Don’t Forget to Line Edit!


“Too wordy.”

“Paragraphs too long.”

“Sentences too long.”

These are the kinds of things I hear from agents and publishers at writers conferences and behind authors’ backs.

“Can’t figure out what it says.”

“Style/tone is too flat.”


No, you don’t need to rewrite or go back to school for more creative-writing or composition techniques.

You need to line edit.

Line editing is the vital but often overlooked pass that adds music, drive, energy, and rhythm to a finished manuscript.

It’s an intermediate edit, between your last rewrite and sending the manuscript to a copy editor. Line editing is all about internal-paragraph Slinky Flow.

  • It challenges every passive-voice line for power, invisibility, and convertibility.
  • It revises static and awkward phrasings.
  • It punches up the drives, smoothes out the pacing, and adds impact to the words already on the page.
  • It brings out the hidden rhythm and music in your writing.

Psst! Don’t Tell Anyone, but-

…you already have the editing skills you need to make this happen —  you just never thought to apply them! So here’s a fast tutorial for doing this essential tweak:

  1. Convert passive voice to active prose unless it’s powerful, invisible, or unavoidable.
  2. Eliminate static phrasings and extraneous articles whenever possible.
  3. Use one set of descriptors per incident. This may mean having to choose which is the most vibrant or effective modifer, but good writing is, after all, about making decisions.
  4. Break up long paragraph blocks for easier reading and visual esthetics.
  5. Brighten or “punch” important points with the judicious use of stand-alone non-sentences. I can’t emphasize this enough. Avoid diluting the impact of your ideas by burying it in excessive verbiage–like I just did!
  6. Let every speaker have their own paragraph.
  7. Reduce extraneous editorial wherever possible by “showing” or demonstrating what you want to say–but not so much that it obscures your point, confuses the reader, or disrupts the pacing.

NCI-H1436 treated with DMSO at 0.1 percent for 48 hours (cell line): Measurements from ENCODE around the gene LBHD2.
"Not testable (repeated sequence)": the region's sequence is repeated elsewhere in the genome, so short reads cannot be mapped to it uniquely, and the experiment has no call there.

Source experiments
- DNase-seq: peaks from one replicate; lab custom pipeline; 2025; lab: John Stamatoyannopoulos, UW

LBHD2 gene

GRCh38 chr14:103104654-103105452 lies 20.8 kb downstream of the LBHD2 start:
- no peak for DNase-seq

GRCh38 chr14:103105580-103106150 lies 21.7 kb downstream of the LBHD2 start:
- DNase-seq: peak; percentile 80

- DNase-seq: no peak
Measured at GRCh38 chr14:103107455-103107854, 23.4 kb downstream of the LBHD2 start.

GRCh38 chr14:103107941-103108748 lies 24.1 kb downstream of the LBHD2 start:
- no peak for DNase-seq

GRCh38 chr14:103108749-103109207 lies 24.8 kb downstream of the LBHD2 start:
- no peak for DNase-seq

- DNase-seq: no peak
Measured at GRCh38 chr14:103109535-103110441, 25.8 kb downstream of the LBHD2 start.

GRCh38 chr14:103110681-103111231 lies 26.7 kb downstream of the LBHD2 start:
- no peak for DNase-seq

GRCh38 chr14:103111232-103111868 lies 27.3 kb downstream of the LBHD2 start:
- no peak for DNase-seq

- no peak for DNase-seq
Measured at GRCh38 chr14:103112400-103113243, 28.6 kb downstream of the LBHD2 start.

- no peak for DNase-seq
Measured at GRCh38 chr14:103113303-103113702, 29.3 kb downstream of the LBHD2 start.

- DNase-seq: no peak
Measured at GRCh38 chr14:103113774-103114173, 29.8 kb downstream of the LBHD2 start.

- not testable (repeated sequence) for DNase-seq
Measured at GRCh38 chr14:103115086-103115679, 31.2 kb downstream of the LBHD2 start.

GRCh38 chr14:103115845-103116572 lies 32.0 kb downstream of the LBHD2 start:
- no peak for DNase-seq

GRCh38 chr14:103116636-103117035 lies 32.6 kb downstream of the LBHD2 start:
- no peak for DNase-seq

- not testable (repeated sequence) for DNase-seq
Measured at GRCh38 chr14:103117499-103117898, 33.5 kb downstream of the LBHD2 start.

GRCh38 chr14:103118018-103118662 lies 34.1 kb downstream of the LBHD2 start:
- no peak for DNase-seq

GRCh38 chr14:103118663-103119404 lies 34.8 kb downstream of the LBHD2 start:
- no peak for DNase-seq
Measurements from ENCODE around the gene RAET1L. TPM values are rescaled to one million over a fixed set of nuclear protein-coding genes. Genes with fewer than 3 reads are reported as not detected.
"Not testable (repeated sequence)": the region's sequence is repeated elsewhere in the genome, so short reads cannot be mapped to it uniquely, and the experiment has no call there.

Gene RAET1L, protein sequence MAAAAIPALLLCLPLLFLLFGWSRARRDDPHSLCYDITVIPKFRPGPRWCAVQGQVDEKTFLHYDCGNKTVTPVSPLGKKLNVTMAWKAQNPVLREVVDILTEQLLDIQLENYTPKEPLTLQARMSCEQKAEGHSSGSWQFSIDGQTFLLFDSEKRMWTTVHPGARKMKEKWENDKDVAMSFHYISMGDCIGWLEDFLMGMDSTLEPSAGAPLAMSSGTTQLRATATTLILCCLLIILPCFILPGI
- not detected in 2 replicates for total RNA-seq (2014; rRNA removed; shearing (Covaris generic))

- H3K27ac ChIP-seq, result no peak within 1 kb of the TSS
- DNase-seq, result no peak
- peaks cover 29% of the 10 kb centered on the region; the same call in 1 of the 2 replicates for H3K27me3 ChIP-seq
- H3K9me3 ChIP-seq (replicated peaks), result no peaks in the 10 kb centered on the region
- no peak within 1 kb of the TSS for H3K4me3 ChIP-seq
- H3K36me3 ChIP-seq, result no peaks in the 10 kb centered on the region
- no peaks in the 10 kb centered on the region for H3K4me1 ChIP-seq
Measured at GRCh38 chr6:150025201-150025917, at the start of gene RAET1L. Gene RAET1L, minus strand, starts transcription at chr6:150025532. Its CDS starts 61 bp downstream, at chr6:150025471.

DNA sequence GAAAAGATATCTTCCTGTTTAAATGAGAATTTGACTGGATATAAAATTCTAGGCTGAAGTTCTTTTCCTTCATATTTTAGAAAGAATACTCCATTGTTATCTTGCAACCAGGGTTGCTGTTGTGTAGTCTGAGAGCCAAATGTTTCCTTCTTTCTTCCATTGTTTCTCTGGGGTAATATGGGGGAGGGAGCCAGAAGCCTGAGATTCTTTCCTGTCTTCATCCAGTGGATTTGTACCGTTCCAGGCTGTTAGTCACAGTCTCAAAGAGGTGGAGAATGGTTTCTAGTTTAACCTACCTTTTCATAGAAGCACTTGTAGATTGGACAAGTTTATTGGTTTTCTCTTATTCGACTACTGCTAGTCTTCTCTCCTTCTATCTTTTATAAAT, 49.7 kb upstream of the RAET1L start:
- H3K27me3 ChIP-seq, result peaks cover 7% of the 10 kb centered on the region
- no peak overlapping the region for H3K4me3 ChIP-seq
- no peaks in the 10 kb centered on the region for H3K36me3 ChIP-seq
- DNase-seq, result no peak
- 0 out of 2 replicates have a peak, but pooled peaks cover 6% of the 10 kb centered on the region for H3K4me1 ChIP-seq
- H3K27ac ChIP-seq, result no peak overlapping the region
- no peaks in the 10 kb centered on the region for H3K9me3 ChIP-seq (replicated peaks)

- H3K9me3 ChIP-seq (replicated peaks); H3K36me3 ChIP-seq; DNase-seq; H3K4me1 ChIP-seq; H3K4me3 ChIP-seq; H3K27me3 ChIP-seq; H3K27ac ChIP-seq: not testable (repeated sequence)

Try it. It’s fun, it’s easy, and it’ll boost your book’s appeal to both the industry and your reading audience.

Line editing can flip a “Nice Read” into “Wow! What a page turner!”

FYI, I’m holding two 4-week line-editing workshops this October, one for nonfiction and one for fiction. Check them out at

Happy editing!

Your Fast Track to a Bestseller


(with apologies and thanks to Steve Harrison)

If you’d like your title to be a bestseller — maybe even a New York Times Bestseller — then this post is for you.

An author emailed me after one of my recent panels on ghostwriting. She said, “Claudia, you know so much about the book business. What do I have to do to make my book into a bestseller?”

She had been writing all her life and had a Creative Writing degree from an impressive school. Her teachers loved her book. Her friends and family raved about it. She got 4 and 5-star reviews on Amazon.

But when it came to actual sales — those just trickled in.

I suspected the reason her book wasn’t selling well had nothing to do with her ability to spin a tale, create wonderful characters, or bounce nouns off verbs.

She obviously had good writing skills.

What she didn’t have was a formula for taking her ideas from concept to bestseller status.

So I sent her the seven simple questions below.

(If you’d also like your book to be a bestseller, ask yourself these questions and see if you can answer “YES” to each one.)

Question #1 — Do you have a strong first draft, AND a well-structured second draft, punchy lined-edited third draft, and carefully copy-edited fourth draft?

Question #2 — Do you have the three strongest, most diverse BISAC Subject Headings attached to your nonfiction ISBN? Do you have the best-niche BISAC Subject Heading attached to your fiction ISBN? Do you have the three best categories and 10 top keywords to position your book as a bestseller?

Question #3 — Do you have honest reviews from total strangers who you haveNOT paid but who have actually read your entire book?

Question #4 — Do you have a list of high-volume buyers AND a one-sheet that gets them to say, “Wow, this is great! We need your title”?

Question #5 — Do you have a marketing kit that connects your title to a current, hot, or “sexy” news topic?

Question #6 — Do you have a business plan for online AND offline marketing and promotion? Do you have a list of organizations and groups that need to hear about your book AND a one-sheet that gets them to call you to speak?

Question #7 — Do you have a ready supply of physical books to sign and sell at the back of the room?

My new pen pal responded “NO” to most of the questions. (She had written a strong first draft and she had a supply — a large supply, in fact — of physical books to sell.)

So I wrote back, “That’s wonderful–now you know the missing pieces you need.”

This is the Point Where I’m Supposed to Pitch My Services-

…but I really meant to write more of a post than an advertorial, so let’s leave it here:

If you answered “NO” to any of the questions and would like my help filling in the gaps of your “bestseller plan,” email me at or call me at 1-800-641-3936 (USA) or 1-714-954-0580 (International).

If you want to do the heavy lifting yourself and need a coach or a guide, I’m here for you.

If you want referrals to other great people who can help you, here’s my short list:

Flo Selfman’s copy editing
Devon Blaine’s book publicity
Penny Sansevieri’s online marketing
And (of course) Steve Harrison’s publicity and speaking programs

I look forward to seeing your bestseller!